Prompt first-aid care can reduce pain and swelling immediately after an injury to your knee. Follow the R.I.C.E. model of self-care at home:
- Rest. General rest is necessary for healing and limits weight bearing on your knee.
- Ice. When you're awake, try to ice your knee at least every two hours for 20 minutes at a time.
- Compression. Wrap an elastic bandage or compression wrap around your knee.
- Elevation. Lie down with your knee propped up on pillows.
Medical treatment for an ACL injury begins with several weeks of rehabilitative therapy. A physical therapist will teach you how to do exercises that you will perform either with continued supervision or at home. You may also wear a brace to stabilize your knee and use crutches for a while to avoid putting weight on your knee.
The goal of rehabilitation is to reduce pain and swelling, restore your knee's full range of motion, and strengthen muscles. This course of physical therapy may successfully treat an ACL injury for individuals who are relatively inactive, engage in moderate exercise and recreational activities, or play sports that put less stress on the knees.
Your doctor may recommend surgery if:
- You're an athlete and want to continue in your sport, especially if the sport involves jumping, cutting or pivoting
- More than one ligament or the cartilage in your knee is injured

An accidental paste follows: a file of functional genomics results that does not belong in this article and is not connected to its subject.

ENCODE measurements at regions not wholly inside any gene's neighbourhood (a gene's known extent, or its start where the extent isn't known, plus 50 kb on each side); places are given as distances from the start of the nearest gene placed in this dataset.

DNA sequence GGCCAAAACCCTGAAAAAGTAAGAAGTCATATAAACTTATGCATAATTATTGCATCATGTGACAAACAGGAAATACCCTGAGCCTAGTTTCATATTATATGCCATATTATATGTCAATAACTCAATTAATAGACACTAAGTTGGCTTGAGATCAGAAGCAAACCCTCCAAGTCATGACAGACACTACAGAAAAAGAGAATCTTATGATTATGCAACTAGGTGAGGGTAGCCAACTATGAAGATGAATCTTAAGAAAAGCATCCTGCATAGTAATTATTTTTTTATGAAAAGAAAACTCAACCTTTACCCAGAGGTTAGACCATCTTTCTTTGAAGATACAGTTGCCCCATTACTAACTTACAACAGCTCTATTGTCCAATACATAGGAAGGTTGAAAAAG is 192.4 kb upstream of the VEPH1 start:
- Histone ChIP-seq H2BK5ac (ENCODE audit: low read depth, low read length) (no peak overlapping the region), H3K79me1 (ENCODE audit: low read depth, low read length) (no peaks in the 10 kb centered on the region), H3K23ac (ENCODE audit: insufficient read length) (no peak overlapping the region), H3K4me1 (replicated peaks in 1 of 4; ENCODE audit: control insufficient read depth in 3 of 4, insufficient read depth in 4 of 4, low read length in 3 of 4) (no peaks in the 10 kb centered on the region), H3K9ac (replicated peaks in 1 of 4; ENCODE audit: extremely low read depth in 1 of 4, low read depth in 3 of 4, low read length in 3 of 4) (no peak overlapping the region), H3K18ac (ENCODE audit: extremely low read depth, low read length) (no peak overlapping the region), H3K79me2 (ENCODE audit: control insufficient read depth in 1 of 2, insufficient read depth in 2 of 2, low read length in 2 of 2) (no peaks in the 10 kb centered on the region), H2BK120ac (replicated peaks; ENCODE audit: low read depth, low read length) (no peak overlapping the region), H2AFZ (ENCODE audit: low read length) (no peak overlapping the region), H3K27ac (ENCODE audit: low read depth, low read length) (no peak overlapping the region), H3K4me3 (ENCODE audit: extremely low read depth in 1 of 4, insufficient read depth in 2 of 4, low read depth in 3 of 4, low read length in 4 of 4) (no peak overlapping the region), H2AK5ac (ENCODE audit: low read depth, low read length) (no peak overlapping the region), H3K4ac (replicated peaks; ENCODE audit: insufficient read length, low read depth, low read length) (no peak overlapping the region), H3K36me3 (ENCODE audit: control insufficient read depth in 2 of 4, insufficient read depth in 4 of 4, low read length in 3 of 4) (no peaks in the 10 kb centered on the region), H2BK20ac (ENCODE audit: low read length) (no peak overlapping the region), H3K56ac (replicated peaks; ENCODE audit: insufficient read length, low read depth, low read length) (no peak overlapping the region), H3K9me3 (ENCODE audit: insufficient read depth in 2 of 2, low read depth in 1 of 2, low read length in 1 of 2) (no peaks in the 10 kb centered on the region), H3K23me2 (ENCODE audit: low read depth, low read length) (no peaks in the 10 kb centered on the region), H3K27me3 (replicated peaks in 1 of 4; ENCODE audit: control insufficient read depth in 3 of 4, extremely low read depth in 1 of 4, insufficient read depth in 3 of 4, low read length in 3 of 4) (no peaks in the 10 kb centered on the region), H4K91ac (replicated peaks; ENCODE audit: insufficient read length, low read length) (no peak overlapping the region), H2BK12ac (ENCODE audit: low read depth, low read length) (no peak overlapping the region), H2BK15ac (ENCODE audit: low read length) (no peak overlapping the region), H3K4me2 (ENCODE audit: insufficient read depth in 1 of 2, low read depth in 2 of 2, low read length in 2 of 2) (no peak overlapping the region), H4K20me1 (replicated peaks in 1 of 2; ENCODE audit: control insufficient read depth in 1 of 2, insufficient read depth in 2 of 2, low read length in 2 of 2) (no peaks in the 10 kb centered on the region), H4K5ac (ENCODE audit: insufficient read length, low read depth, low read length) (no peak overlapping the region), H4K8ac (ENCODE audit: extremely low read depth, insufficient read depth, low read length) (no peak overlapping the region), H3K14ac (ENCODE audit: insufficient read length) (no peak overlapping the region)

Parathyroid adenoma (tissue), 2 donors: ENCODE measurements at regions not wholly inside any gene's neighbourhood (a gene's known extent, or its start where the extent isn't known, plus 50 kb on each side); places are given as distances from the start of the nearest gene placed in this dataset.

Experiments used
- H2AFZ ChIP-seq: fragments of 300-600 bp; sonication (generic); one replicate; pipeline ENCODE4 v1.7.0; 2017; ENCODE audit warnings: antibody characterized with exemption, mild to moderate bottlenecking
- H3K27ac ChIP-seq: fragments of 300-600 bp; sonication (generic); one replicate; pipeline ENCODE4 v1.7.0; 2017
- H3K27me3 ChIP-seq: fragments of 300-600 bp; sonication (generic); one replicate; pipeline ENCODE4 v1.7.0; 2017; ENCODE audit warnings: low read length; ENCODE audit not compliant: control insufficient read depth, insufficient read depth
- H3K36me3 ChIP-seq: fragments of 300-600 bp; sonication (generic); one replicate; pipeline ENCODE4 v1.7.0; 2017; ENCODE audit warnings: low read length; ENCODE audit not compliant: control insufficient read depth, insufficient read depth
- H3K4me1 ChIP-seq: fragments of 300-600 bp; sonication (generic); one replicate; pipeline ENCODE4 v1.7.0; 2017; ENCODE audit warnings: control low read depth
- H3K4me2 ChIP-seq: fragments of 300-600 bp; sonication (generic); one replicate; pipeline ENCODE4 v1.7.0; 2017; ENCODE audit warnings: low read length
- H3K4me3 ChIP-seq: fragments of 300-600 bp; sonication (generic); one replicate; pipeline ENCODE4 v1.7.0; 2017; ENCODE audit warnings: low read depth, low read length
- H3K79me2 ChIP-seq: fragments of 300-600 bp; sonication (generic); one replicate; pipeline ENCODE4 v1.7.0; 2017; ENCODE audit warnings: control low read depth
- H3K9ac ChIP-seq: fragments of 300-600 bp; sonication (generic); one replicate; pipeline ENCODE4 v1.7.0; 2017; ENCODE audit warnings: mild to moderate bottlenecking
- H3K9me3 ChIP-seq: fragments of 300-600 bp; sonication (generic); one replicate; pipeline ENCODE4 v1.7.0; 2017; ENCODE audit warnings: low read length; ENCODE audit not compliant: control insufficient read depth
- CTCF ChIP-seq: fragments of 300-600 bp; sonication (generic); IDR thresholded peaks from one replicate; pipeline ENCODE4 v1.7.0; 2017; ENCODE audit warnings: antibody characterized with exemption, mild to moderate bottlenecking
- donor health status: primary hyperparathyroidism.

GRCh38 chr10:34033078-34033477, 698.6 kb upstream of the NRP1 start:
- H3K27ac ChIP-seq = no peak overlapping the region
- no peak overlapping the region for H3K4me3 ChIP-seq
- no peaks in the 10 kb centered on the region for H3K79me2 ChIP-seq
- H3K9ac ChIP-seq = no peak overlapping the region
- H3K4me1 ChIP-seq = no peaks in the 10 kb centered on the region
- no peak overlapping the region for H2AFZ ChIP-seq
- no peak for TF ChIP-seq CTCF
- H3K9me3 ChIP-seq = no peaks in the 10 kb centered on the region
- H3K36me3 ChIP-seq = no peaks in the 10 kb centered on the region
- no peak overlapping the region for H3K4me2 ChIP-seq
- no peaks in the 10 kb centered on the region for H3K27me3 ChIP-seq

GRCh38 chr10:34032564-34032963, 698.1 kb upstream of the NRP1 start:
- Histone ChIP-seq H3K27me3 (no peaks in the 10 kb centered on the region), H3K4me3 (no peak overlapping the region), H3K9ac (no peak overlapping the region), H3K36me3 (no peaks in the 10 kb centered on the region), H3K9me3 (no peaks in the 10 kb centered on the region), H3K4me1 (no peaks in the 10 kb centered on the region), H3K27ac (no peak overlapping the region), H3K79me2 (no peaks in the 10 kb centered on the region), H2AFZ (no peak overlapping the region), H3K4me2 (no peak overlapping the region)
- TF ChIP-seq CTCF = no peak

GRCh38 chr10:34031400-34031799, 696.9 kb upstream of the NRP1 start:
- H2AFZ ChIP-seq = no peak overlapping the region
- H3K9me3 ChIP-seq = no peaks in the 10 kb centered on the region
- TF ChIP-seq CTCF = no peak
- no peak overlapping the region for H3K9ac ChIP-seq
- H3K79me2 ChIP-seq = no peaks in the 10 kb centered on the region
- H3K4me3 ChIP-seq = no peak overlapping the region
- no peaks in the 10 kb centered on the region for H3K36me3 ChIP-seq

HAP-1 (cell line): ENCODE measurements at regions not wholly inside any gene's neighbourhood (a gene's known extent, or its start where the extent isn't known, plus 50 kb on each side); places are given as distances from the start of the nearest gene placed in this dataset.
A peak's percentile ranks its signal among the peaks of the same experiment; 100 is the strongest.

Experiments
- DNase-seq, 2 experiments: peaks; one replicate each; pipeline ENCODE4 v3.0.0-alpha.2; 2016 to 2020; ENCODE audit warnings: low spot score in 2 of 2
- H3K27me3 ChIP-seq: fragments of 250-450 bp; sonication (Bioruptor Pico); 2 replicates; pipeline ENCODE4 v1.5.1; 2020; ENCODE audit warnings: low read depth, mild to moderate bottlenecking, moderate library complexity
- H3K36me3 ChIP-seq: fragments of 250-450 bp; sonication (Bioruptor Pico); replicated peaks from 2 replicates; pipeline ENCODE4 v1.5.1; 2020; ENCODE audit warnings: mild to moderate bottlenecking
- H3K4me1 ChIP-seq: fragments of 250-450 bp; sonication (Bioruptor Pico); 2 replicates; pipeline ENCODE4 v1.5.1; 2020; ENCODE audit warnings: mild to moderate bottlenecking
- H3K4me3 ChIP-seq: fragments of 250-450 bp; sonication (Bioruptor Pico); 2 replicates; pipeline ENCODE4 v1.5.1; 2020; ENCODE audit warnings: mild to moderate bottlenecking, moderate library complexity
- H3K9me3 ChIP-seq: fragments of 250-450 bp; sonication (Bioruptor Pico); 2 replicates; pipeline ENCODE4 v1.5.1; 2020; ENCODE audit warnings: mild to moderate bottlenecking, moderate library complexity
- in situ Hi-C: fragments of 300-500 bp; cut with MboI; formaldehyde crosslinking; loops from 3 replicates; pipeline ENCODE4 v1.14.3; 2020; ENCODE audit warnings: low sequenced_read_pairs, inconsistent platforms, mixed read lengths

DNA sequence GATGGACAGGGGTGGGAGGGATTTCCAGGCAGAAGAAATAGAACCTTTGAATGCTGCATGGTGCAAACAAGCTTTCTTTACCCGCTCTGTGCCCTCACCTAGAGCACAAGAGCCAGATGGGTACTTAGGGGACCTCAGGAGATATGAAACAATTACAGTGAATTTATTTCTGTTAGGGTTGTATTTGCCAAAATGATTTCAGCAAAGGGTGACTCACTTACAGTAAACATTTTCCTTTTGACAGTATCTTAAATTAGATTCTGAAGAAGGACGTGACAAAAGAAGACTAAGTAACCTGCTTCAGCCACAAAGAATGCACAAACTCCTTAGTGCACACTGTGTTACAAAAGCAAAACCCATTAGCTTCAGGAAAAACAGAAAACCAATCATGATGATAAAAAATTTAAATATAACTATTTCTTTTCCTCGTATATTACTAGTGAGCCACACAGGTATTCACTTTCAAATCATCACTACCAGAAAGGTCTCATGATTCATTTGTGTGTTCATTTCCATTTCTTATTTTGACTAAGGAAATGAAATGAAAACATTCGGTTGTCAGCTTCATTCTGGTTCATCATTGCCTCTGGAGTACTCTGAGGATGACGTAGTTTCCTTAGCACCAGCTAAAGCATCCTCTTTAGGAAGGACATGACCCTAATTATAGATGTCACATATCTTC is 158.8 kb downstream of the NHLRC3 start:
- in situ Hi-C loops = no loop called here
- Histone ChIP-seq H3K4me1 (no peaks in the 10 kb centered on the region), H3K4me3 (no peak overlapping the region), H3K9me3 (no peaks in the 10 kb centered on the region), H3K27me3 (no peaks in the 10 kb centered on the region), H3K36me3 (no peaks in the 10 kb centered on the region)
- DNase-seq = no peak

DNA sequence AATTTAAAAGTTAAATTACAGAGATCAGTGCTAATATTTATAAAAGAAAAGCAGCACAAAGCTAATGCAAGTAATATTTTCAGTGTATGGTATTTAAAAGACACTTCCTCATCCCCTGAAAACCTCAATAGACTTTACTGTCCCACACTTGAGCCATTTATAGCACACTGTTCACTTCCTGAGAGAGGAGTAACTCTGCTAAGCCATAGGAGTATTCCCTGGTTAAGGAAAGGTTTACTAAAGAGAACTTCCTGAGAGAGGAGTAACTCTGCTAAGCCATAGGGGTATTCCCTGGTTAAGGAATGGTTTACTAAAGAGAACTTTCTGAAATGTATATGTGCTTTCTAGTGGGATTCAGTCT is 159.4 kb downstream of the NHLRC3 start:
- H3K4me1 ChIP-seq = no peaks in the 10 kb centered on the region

- You're young and active
- The injury is causing your knee to buckle during everyday activities
During ACL reconstruction, the surgeon removes the damaged ligament and replaces it with a segment of tendon — tissue similar to a ligament that connects muscle to bone. This replacement tissue is called a graft. Your surgeon will use a piece of tendon from another part of your knee or a tendon from a deceased donor. The graft will serve as scaffolding on which new ligament tissue can grow.
After surgery you'll resume another course of rehabilitative therapy. Successful ACL reconstruction paired with rigorous rehabilitation can usually restore stability and function to your knee. Athletes often can return to their sports after eight to 12 months.
Jan. 12, 2017
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- Anterior cruciate ligament (ACL) injuries. American Academy of Orthopaedic Surgeons. http://orthoinfo.aaos.org/topic.cfm?topic=a00549. Accessed Oct. 15, 2015.
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- ACL injuries in young athletes. Stop Sport Injuries. American Orthopaedic Society for Sports Medicine. http://www.stopsportsinjuries.org/acl-injury-prevention.aspx. Accessed Nov. 24, 2015.